by S.D. Shanti, PhD.
Originally published September 2001 at HealthAndAge.com. Updated and modified March 2020
Ancient cultures and philosophers made reference to the mind-body connection long ago. Now modern research confirms that this connection indeed exists. One place where this connection is strong is the relationship between your emotions and the production of stress hormones such as cortisol and epinephrine (also called adrenaline).
When people experience heightened emotions due to stress they produce more stress hormones. Frequent or lasting stress and feelings of upset translate into more hormones being secreted. These in turn contribute to increased wear and tear on your heart and a decrease in your immune system’s ability to respond and protect you from bacteria and viruses. It also can contribute to increased risk of anger or aggression.
Stress, Emotions and Health
While stress and negative emotions are two different entities, they are often intertwined. Sometimes, stress can trigger negative emotions. Other times, negative emotions such as anxiety and worry may cause a person to behave in ways that generate even more stress for themselves.
Stress in and of itself is not bad, and a little bit of it helps us to improve our performance. But when stress becomes too much or prolonged, it is harmful.
Likewise, everyone experiences negative emotions from time to time. In small amounts these are not harmful to health. But when negative emotions become part of an on-going way of responding to situations, the risk of illness increases.
Research shows that an excess of anger and anxiety (along with variations of anxiety such as excessive worry), can be harmful to your heart. These emotions increase your physiological responses to situations; and in turn, this creates an added burden for your heart. Too much stress is also associated with an increased risk of depression.
Being proactive against your negative emotions will help you achieve two things:
- You will reduce the risk of harmful consequences of stress upon your body and upon your interactions with other people;
- You will have a clearer mind that allows you to respond in the best way possible.
Understanding Negative Emotions
Emotions are made up of two components: thoughts and your bodily reactions. How you view a situation will affect how you will react to it.
If you are feeling scared, worried or anxious, chances are that you are expecting something bad to happen. If you feel angry, it is likely that, underneath your anger, there is a feeling that you have been wronged or that the situation is unjust.
When you feel such emotions, it is likely that your breathing and heart rate become faster than normal. The muscles in your shoulders, arms and back may become tense. You may experience unpleasant feelings in your stomach.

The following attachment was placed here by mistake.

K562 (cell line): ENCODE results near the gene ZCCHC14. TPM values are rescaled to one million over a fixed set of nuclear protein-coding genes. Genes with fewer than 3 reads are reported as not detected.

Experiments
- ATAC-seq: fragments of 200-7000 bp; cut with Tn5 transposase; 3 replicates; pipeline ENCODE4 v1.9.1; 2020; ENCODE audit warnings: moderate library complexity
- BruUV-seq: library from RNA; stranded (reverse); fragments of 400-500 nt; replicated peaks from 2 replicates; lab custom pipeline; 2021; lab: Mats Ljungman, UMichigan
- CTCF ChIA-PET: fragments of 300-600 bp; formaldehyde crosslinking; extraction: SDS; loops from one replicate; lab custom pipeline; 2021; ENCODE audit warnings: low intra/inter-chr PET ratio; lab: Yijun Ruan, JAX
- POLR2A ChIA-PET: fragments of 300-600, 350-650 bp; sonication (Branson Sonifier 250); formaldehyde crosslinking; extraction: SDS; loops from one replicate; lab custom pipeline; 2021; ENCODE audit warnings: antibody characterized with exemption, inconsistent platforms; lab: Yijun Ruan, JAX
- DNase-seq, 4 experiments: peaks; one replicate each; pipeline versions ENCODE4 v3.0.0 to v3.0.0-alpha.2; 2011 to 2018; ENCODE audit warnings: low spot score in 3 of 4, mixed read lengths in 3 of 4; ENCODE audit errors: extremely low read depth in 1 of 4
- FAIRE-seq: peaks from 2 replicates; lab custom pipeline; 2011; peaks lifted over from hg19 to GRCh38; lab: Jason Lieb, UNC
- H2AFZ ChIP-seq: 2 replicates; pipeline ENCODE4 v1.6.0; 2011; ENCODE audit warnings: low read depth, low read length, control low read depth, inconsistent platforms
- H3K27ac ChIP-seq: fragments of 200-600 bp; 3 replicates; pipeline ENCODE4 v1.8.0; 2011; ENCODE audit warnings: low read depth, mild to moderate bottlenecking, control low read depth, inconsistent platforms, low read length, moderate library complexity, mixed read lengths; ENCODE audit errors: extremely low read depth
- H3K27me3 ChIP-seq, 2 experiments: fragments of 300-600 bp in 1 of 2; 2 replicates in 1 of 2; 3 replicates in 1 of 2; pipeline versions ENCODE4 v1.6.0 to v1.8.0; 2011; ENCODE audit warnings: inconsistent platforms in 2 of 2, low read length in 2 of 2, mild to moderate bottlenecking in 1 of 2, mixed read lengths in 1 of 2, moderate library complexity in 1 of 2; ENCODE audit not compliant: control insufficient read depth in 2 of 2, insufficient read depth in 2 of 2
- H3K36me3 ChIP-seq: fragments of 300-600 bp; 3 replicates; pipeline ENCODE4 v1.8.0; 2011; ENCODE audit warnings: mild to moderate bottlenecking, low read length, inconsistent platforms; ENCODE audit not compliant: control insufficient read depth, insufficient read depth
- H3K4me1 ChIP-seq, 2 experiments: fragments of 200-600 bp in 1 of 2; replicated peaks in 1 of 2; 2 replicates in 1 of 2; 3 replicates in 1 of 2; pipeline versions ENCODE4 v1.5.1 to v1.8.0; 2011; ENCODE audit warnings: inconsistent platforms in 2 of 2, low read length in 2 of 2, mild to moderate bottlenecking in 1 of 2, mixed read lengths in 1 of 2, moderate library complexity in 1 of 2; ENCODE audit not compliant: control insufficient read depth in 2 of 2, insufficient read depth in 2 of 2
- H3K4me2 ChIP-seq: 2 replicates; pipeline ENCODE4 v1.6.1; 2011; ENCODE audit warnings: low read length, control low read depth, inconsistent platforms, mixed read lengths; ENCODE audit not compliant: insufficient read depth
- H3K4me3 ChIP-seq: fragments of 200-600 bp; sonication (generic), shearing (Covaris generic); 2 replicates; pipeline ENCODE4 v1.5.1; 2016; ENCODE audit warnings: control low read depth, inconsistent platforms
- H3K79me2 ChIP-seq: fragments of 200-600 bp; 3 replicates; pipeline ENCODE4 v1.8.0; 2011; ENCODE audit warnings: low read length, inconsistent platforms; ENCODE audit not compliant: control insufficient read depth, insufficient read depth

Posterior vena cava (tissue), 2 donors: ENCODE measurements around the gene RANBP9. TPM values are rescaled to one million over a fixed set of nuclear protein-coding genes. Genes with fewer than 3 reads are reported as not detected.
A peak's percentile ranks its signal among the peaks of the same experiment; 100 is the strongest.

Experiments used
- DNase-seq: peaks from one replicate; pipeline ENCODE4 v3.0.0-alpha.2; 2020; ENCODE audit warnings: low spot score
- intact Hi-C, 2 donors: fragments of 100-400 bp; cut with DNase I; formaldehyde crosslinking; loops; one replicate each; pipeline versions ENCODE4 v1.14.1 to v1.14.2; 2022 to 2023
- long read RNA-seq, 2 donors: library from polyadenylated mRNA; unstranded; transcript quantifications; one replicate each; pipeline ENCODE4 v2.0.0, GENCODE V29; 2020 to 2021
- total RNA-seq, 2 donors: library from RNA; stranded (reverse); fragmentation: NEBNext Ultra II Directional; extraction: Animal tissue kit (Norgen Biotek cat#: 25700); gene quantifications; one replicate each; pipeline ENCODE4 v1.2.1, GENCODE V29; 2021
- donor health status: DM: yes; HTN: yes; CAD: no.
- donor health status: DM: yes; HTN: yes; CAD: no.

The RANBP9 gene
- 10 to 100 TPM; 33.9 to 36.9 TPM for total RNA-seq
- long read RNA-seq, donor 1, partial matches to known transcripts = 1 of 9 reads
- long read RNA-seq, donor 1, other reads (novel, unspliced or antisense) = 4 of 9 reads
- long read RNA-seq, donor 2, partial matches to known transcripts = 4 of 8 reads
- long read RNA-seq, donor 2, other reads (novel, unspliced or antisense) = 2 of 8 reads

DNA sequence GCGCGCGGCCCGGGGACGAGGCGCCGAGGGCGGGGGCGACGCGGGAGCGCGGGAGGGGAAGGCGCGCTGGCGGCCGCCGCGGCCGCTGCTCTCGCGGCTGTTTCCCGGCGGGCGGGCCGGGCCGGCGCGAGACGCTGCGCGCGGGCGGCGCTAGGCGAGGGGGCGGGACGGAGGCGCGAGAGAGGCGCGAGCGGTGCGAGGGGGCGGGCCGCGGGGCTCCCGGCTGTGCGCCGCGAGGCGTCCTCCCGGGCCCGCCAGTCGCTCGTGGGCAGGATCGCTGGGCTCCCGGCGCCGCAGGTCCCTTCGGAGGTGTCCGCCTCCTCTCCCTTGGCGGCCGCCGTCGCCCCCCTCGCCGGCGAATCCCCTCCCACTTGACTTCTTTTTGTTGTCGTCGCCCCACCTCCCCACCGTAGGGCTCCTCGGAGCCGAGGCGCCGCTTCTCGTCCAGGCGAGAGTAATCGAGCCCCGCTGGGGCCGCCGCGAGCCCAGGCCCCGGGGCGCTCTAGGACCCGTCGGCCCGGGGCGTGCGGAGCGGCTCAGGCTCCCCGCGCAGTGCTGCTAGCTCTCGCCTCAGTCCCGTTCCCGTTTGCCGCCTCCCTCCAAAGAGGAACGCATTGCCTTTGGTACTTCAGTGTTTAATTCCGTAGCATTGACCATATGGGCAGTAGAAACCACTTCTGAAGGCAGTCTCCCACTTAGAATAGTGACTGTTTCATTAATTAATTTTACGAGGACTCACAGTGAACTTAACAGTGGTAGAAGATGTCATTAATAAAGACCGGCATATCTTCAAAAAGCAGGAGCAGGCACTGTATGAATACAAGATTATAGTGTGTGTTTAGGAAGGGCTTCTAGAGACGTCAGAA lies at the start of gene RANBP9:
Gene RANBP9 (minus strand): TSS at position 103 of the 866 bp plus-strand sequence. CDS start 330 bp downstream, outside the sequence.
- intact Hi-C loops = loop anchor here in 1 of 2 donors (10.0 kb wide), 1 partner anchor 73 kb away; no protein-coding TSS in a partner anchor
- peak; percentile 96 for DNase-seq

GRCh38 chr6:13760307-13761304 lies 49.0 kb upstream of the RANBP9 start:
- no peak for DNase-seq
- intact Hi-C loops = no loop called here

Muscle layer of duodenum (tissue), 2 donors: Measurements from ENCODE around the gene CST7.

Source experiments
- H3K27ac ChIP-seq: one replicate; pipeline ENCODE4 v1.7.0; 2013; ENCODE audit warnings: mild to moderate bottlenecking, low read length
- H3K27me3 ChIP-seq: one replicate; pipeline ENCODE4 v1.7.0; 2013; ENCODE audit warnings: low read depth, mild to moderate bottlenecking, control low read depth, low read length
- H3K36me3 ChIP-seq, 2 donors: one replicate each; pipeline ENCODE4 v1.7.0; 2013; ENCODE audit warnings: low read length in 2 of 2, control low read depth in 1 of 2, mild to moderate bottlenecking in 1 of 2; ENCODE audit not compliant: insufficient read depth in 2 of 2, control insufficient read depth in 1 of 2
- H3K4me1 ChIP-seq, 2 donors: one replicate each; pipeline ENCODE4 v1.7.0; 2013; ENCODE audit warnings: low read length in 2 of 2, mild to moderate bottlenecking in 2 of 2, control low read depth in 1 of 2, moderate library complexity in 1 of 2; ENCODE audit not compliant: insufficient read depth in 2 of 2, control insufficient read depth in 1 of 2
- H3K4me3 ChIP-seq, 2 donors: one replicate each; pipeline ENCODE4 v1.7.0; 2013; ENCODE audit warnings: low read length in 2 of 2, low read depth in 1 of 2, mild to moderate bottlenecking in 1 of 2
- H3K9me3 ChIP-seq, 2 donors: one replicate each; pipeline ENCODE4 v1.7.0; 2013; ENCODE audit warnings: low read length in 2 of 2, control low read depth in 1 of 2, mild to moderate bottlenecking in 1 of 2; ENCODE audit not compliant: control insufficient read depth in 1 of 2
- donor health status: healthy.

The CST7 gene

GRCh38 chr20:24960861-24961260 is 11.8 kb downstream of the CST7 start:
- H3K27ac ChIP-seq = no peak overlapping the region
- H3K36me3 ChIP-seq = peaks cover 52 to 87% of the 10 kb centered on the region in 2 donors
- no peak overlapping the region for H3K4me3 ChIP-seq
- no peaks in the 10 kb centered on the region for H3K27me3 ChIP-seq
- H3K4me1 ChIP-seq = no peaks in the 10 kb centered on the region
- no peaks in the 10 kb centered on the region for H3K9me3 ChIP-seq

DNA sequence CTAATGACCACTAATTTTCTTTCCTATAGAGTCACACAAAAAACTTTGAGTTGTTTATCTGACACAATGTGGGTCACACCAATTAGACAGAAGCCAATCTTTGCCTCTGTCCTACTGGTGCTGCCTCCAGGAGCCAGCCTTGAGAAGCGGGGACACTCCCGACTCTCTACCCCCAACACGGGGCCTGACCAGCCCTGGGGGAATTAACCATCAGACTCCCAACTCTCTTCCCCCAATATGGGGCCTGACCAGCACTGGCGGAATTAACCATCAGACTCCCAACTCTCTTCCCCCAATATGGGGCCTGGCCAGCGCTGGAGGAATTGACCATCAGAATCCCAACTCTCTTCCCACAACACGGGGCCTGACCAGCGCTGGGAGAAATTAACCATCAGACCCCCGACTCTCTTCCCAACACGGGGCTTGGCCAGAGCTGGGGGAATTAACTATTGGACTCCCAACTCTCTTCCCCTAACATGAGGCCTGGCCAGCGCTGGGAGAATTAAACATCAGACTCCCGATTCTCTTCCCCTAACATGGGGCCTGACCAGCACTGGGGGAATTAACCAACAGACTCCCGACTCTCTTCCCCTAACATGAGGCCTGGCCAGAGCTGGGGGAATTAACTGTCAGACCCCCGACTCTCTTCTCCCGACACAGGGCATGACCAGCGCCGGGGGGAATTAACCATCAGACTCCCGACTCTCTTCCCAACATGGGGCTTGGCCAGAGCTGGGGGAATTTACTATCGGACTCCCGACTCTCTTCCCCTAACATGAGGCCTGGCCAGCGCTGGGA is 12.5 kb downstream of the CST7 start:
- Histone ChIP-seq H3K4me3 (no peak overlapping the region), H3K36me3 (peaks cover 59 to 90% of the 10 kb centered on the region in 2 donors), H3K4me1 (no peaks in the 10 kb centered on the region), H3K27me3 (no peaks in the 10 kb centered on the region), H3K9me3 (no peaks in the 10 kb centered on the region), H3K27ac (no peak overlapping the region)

Stop Negative Emotional Reactions
You can reduce the intensity of your emotional response to a situation by looking for the underlying assumptions or thoughts. If you are worried, ask yourself “What are you worried about?”, and “Why are you worried?” Perhaps you fear a “worst possible outcome,” when in fact, it is not likely to happen.
If you feel angry, try to understand why you are upset. Look at your thoughts that underlie your anger. Many times people feel angry when they think that someone has deliberately hurt them or offended them.
Find an Alternate Perspective
If you are angry, worried or upset, challenge yourself to find a different perspective or explanation that can reduce the intensity of your emotions.
When someone is unpleasant towards you, you can tell yourself that maybe they are having a bad day. Looking for alternate explanations that are not personal can help to defuse your anger or other negative feelings.
When situations and people upset you, try to see things in terms of the big picture. Most likely your entire happiness does not depend upon one situation or one person. While it is true that situations and people can make your life unpleasant and difficult at times, you can take steps to control the impact on your health and emotional well being.
What You Can do When Your Anger is Justified
Of course there are times when anger is justified. However, the problem is that when we give in to anger, it clouds our ability to see and think clearly. And when anger escalates, it also increases the risk of aggression and violence.
In such moments when you feel angry, you must remind yourself of the following phrase: “Am I controlling my anger, or is it controlling me?”
In such instances, you have to engage in self-talk that soothes your upset and calms you down. You can try phrases such as “I need to stay focused on what is most important in this moment” or “This is wrong but getting angry won’t help me to solve the problem.” You can also say things like “By calming myself, I will be much more effective in responding to whatever is making me angry.”
You can also use your body to support your efforts to defuse your anger. Breathe deeply from your belly and exhale slowly. Do this as often as you need.